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The American Journal of Comparative Law






In the past decade, streaming has become one of the most popular formats of “consuming” entertainment and other content—from music to videos, and concerts, sports, conferences, and other events. In the United States, the majority of consumers subscribe to one or more streaming services today. Popular streaming services include famous platforms such as Spotify, Netflix, Apple Music, or Apple TV, Pandora, YouTube, and more. Beside subscription-based services, several of these platforms offer “freemium,” or ad-paid version of their services, which allow users to access content with advertisements for free. As elaborated in several industry reports and other publications, the rise of streaming services has been made possible by the exponential growth in bandwidth capacity and Internet penetration during the past two decades, combined with the wide dissemination of smart phones, tablets, and similar devices used by end-users to stream.1The growing price competitiveness of subscriptions for paid streaming services and their large collections are also important factors in this respect.2

An alternative to file downloading, streaming allows users to access the streamed content for immediate listening or watching, and in a non-permanent manner. Yet, while streaming has become ubiquitously popular and one of the more prevalent methods of content distribution today, this technology profoundly challenged the traditional relationship between copyright owners, intermediaries and service providers, and users.3 This Report offers a review of the legal challenges that streaming, and the ensuing creation of a “celestial jukebox,”4 represents for copyright owners and copyright intensive industries and the legal responses that have been developed, so far, in the United States. Due to its limited scope, however, this Report presents only a summary of the existing legal regulation and case laws as well as recent developments and remaining open issues. Readers interested in a more comprehensive analysis can find additional information in the sources cited in footnotes. Moreover, discussions are currently taking place in the U.S. Senate and within the U.S. Copyright Office regarding copyright reforms precisely to address streaming technology. This Report briefly refers to these discussions at the time of writing, yet readers need to follow future updates and developments.5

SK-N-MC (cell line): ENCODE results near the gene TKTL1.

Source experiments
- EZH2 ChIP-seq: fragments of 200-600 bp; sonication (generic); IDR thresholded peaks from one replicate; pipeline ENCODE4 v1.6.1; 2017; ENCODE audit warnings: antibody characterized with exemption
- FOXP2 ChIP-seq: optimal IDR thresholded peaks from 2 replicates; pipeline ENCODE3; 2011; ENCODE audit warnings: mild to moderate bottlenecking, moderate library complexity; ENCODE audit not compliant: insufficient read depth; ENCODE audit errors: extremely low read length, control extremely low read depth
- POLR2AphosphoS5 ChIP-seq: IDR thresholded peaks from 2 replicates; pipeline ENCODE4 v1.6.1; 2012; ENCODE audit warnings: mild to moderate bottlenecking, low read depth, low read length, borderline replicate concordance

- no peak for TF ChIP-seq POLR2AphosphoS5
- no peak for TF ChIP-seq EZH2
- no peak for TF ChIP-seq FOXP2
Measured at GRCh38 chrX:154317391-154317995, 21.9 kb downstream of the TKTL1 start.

In particular, the Report proceeds as follows. Part II offers a primer of streaming and a general review of the current legal responses, and remaining challenges, under U.S. copyright law. Part III addresses the specific regulation of existing streaming services. These services include digital service providers (DSPs) and user generated content (UGCs) services. DSPs are closed platforms that control their catalogues and content, while UGCs are open platforms that allow users to upload contents. Streaming services can also be divided into interactive, or on-demand, services and non-interactive services, which often transmit live-streaming content. Notably, Part III.A focuses on the regulation of legal streaming services, both subscription-based and freemiums, and highlights the licensing models used by these services. Part III.B addresses illegal streaming services and the recent U.S. development to strengthen the legal responses against these services. Part III.C addresses the so called “semi-legal services,” whose main objective is legal streaming, but at times may stream illegal contents. This Part focuses, in particular, on the safe harbor provisions established by the Digital Millennium Copyright Act (DMCA). Part IV briefly concludes the Report and highlights its main takeaways.

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Oxford University Press


This is an Open Access article distributed under the terms of the Creative Commons Attribution License (, which permits unrestricted reuse, distribution, and reproduction in any medium, provided the original work is properly cited.

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